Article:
Advanced microscale geochemical detection and characterization methods
2018. "Advanced microscale geochemical detection and characterization methods", Characterization of Ore-Forming Systems from Geological, Geochemical and Geophysical Studies, K. Gessner, T.G. Blenkinsop, P. Sorjonen-Ward
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Microanalysis can provide rapid, quantitative characterization of mineral systems that complements the field- and core-scale observations traditionally made in ore deposits. We review recent innovations in microanalytical procedures and their application to studies of ore deposits. Case studies are presented examining how microanalysis can provide constraints on macroscopic processes within mineral systems. Synchrotron X-ray fluorescence shows centimetre-scale chemical variations associated with proximity to mineralization in samples from Sunrise Dam Gold Mine, Western Australia. Pseudomorphs of igneous plagioclase and chemically driven recrystallization interpreted from electron backscatter diffraction suggest that the system was dominated by fluid-driven brecciation with very little shearing. Both the fluid chemistry and fluid pressure evolved during a protracted sequence of vein formation and alteration accompanying gold mineralization. A second case study of sulphide mineralogy at the Mt Keith nickel sulphide deposit, Western Australia demonstrates how X-ray computed tomography combined with trace element mapping can constrain the chemistry and dynamics of magmatic systems. Large-scale interaction between silicate and sulphide melts, shown by homogenous palladium enrichment in pentlandite, leads to a large proportion of globular ores with a high nickel content. Increasing use of microanalysis in ore deposit geology is resulting in the constant reassessment of established models for ore genesis though a combination of micro- and macroscale datasets.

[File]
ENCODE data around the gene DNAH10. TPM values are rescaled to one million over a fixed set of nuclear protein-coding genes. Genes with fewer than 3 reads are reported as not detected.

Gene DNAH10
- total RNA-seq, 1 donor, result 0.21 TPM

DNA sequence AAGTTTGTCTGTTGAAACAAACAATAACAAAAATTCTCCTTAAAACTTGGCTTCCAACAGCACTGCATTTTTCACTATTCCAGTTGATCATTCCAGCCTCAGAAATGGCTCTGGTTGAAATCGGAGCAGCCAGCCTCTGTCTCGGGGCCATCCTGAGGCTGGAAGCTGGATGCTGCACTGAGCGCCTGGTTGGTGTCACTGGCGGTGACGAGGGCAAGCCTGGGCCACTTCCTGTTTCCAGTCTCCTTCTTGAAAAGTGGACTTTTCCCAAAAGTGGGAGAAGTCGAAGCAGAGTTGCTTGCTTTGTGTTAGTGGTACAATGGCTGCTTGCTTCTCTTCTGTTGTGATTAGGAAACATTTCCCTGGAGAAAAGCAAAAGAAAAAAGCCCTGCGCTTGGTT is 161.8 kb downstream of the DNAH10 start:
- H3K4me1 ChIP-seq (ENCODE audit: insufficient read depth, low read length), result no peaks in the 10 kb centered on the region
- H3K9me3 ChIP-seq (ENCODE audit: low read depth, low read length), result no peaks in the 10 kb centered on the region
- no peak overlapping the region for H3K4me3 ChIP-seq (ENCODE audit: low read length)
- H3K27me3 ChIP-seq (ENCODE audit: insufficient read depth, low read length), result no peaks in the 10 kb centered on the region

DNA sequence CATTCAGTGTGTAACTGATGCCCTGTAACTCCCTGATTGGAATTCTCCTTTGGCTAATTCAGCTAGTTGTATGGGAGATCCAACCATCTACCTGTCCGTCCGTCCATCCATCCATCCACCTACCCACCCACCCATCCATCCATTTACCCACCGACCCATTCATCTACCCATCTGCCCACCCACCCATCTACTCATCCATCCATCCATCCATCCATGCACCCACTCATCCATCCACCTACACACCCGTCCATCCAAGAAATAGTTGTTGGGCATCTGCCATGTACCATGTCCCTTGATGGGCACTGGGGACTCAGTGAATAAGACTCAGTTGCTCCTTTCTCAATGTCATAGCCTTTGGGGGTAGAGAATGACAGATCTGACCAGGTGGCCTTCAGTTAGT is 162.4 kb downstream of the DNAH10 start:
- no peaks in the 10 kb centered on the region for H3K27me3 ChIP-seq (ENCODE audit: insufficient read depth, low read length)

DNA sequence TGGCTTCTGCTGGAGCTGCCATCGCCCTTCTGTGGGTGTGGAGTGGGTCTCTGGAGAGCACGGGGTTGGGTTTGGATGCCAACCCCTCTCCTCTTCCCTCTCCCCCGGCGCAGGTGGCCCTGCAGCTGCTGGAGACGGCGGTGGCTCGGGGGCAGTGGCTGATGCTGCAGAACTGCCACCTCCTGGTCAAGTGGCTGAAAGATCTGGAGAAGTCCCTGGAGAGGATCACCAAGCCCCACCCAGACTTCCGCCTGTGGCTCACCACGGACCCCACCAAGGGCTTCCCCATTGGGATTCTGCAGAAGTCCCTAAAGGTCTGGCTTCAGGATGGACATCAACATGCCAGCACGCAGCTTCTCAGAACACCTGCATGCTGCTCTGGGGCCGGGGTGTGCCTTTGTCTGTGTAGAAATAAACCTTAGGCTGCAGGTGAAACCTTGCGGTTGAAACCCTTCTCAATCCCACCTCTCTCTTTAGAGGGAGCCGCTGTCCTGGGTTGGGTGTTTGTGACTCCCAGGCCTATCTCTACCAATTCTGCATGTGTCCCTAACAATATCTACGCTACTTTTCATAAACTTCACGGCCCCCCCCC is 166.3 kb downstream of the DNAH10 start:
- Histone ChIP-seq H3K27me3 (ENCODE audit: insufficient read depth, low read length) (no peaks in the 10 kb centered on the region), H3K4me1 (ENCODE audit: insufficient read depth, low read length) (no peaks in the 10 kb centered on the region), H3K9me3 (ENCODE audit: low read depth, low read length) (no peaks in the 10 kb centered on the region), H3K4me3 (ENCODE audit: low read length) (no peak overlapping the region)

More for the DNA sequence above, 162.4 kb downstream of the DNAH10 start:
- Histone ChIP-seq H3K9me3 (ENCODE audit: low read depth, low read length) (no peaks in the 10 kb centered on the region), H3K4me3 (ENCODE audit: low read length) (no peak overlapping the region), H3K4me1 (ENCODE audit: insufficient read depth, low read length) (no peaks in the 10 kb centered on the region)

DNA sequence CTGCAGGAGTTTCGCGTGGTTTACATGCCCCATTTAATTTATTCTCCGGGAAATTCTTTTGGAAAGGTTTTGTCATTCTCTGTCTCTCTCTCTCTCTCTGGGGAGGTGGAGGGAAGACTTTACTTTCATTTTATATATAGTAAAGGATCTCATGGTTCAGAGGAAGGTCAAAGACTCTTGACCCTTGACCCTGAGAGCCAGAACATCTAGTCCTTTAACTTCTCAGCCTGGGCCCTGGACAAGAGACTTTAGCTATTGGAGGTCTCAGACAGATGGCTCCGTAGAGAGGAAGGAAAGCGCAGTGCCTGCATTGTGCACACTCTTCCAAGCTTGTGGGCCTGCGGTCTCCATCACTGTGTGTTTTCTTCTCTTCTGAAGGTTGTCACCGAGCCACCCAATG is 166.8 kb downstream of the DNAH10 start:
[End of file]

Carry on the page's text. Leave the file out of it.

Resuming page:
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Characterization of Ore-Forming Systems from Geological, Geochemical and Geophysical Studies
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Economically viable concentrations of mineral resources are uncommon in Earth’s crust. Most ore deposits that were mined in the past or are currently being extracted were found at or near Earth’s surface, often serendipitously. To meet the future demand for mineral resources, exploration success hinges on identifying targets at depth. Achieving this requires accurate and informed models of the Earth’s crust that are consistent with all available geological, geochemical and geophysical information, paired with an understanding of how ore-forming systems relate to Earth’s evolving structure. Contributions to this volume address the future resources challenge by (i) applying advanced microscale geochemical detection and characterization methods, (ii) introducing more rigorous 3D Earth models, (iii) exploring critical behaviour and coupled processes, (iv) evaluating the role of geodynamic and tectonic setting and (v) applying 3D structural models to characterize specific ore-forming systems.